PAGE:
To test the hypothesis that the developed algorithm can use the S2 sound to classify and differentiate between Healthy, CKD, and CKD + HP mice, there must be a combination of mice (p) that can accurately classify all three groups. To determine the best algorithm performance, we summed the misclassification error for all three groups and selected the combination of mice with the lowest misclassification error. The selected combination of mice was used to test our hypothesis and reported as the final algorithm.
Final Algorithm Evaluation/Statistical Analysis
For internal validation, out-of-bag error and misclassification error for the out-of-bag samples were measured. For the testing set, we used the area under the curve (AUC) of the receiver operating characteristic (ROC) curve as a metric of algorithm performance. We reported the normalized confusion matrix to compare final algorithm predicted value (S2 sound classification from algorithm) vs. true value (classification based on post-mortem disease measures). Negative predictive value (NPV) and positive predictive value (PPV), for both CKD and CKD + CAVD, were quantified.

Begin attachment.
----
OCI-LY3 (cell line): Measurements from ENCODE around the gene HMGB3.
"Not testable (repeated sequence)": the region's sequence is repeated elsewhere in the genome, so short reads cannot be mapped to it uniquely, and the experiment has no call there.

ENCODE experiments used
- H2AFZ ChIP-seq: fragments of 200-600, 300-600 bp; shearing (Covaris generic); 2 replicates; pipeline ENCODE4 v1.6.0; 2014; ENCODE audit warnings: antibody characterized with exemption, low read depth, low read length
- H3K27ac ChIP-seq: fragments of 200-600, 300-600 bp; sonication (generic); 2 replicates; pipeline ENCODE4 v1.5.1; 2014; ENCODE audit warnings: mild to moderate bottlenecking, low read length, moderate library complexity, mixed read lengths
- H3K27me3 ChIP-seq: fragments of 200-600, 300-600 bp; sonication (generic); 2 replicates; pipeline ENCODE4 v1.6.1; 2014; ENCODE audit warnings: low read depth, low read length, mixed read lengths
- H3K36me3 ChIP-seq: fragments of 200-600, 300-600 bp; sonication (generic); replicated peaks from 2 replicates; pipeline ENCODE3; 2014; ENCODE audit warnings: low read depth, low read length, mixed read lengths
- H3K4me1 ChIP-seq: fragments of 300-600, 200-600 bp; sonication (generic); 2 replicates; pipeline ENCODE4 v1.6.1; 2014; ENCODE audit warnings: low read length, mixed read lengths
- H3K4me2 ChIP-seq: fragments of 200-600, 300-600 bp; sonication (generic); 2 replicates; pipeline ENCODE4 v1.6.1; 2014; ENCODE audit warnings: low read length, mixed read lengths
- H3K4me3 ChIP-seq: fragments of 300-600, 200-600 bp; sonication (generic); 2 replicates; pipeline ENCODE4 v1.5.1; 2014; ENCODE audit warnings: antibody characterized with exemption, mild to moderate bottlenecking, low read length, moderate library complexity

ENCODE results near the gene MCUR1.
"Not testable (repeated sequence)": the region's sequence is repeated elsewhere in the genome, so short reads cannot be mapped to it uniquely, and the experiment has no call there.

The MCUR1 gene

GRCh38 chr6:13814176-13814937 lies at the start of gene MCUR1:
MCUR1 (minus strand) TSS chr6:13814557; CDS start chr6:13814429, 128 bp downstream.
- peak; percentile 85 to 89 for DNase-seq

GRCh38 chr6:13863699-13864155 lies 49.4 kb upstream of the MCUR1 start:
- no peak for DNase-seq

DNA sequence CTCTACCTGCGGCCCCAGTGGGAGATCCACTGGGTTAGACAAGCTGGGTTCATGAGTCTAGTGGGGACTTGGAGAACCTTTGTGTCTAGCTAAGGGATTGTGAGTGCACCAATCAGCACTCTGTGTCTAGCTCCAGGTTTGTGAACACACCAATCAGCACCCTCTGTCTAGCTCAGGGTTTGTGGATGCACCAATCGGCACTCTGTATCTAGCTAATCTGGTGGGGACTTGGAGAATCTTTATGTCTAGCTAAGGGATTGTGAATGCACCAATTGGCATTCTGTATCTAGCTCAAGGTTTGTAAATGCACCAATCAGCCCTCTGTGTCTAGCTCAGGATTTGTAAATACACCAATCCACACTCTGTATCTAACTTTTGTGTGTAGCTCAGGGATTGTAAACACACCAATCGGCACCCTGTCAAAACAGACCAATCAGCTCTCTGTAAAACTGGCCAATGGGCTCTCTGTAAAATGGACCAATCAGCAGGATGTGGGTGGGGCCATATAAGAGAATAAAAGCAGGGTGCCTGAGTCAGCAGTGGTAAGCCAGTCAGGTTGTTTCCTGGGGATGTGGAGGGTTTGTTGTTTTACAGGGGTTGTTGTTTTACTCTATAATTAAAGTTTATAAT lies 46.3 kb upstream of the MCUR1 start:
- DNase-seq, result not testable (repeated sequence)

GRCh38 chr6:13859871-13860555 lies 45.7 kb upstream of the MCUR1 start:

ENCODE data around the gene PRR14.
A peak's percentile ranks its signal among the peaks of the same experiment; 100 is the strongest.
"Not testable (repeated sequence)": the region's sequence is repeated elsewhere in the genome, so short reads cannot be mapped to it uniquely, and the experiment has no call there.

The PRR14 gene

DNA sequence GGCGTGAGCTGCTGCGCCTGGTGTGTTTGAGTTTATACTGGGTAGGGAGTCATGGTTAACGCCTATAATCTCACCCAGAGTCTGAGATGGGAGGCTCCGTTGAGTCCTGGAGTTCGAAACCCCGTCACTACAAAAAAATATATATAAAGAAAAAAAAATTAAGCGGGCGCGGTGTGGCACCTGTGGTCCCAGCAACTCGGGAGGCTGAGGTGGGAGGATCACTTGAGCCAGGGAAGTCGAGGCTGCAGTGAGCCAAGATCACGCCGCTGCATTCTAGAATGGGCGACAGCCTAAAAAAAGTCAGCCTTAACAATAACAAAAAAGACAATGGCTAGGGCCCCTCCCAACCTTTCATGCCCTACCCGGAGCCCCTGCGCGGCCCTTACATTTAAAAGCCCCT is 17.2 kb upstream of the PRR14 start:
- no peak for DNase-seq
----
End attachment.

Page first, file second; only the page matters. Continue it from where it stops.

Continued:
Cardiac and valvular hemodynamic parameters were evaluated using a Vevo 3100 imaging system (FUJIFILM VisualSonics, Toronto, ON, Canada) at the Sylvester Comprehensive Cancer Center, University of Miami. A day prior to the procedure, fur on the chest area was removed using depilatory cream. Echocardiography was performed following the protocol by Casaclang-Verzosa et al. (30) to evaluate valvular and cardiac function in mice. Prior to imaging, the mice were placed under a heating lamp to ensure normal body temperature (36.5–38°C). Mice were anesthetized using isoflurane (iso 1–2%, oxygen 1–3%). Inhalant anesthetic ratio was adjusted to maintain heart rate between 450 and 500 bpm and minimize respiratory artifacts due to deep anesthesia. Three ultrasound modalities were used to acquire images: B-mode, M-mode, and Doppler (pulsed wave and tissue). Transducer position was adjusted to acquire images of the valves and heart relative to long-axis view. Functional valvular parameters were obtained for the AoV and PV. Assessment of valvular function included both quantitative (e.g., transvalvular velocity and pressure) and qualitative (e.g., regurgitant jet) measures. Cardiac parameters were obtained to evaluate left ventricular (LV) function. Assessment of LV function included traditional quantitative measures such as ejection fraction and stroke volume.